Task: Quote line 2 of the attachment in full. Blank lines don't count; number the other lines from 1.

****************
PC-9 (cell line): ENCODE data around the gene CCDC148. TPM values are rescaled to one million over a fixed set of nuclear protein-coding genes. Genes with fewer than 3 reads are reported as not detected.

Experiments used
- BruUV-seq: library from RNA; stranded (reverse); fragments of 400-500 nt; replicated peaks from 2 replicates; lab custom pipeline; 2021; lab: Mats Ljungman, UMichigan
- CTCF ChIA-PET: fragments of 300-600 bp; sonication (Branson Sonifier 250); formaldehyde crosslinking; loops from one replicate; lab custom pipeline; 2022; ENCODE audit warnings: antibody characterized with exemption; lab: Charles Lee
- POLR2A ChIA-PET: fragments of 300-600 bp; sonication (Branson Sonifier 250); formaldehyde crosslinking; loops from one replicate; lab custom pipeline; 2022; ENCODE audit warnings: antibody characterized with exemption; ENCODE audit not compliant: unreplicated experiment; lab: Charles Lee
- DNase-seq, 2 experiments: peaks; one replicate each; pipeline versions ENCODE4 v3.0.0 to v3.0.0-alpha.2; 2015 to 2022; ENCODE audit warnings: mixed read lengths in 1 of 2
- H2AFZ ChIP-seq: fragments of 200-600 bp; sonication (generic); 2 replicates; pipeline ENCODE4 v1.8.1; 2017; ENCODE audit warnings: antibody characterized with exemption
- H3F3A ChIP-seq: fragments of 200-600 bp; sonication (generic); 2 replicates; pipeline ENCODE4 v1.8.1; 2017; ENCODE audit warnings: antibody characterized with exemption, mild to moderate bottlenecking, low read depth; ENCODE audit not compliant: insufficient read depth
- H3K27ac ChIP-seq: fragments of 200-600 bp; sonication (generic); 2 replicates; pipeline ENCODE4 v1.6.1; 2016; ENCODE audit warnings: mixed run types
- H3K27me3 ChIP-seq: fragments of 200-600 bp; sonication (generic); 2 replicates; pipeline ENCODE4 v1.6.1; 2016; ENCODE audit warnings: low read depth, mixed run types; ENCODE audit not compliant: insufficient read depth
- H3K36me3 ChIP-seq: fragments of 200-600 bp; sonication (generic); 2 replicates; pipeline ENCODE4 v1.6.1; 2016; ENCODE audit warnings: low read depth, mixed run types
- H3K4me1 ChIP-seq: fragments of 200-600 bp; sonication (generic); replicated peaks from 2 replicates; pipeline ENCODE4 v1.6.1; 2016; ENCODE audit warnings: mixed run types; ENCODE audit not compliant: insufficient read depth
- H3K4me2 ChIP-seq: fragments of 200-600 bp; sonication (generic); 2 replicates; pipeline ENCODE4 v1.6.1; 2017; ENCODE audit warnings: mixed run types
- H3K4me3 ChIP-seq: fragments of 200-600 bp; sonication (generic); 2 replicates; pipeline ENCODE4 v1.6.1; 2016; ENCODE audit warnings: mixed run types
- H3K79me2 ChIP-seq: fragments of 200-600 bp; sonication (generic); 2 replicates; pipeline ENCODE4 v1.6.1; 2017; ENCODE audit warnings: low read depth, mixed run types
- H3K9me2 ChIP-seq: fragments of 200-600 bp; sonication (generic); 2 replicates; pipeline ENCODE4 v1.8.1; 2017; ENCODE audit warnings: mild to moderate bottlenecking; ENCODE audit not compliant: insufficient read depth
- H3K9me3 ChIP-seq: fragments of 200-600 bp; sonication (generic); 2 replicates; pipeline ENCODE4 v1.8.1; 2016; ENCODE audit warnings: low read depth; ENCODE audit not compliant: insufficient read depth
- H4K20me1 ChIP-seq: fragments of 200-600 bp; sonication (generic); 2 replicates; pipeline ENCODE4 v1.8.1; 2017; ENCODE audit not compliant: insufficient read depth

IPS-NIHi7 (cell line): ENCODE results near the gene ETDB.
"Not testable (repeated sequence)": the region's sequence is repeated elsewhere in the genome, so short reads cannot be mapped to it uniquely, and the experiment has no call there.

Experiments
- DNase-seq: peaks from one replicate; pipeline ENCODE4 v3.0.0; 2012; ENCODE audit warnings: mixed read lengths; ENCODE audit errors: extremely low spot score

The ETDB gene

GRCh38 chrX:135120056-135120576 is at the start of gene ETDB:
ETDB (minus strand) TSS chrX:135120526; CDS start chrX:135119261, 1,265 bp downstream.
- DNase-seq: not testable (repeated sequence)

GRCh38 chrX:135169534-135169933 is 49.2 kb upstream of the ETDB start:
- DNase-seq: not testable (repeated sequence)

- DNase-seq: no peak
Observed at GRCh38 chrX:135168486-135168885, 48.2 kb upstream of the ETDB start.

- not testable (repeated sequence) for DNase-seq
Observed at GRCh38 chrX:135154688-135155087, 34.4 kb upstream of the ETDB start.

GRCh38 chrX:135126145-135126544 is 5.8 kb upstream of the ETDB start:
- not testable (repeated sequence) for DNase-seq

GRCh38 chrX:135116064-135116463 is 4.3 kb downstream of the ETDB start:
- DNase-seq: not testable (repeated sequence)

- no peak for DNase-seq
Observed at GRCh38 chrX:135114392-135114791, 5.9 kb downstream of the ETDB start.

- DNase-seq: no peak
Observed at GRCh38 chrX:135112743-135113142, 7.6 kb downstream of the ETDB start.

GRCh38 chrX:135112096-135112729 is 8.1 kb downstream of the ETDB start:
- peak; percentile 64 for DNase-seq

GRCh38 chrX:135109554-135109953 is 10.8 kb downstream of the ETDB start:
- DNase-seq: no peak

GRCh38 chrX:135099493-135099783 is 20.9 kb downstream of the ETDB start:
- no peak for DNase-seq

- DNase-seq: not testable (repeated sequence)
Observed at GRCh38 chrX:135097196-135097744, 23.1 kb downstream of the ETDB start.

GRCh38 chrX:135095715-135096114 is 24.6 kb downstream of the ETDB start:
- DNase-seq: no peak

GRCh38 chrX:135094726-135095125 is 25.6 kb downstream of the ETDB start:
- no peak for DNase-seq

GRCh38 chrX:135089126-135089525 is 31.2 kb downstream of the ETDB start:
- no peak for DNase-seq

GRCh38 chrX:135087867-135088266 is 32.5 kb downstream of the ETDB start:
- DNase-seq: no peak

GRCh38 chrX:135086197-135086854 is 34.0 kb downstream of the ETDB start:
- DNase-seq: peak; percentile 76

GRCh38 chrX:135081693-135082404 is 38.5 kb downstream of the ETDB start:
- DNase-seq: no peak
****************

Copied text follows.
Experiments used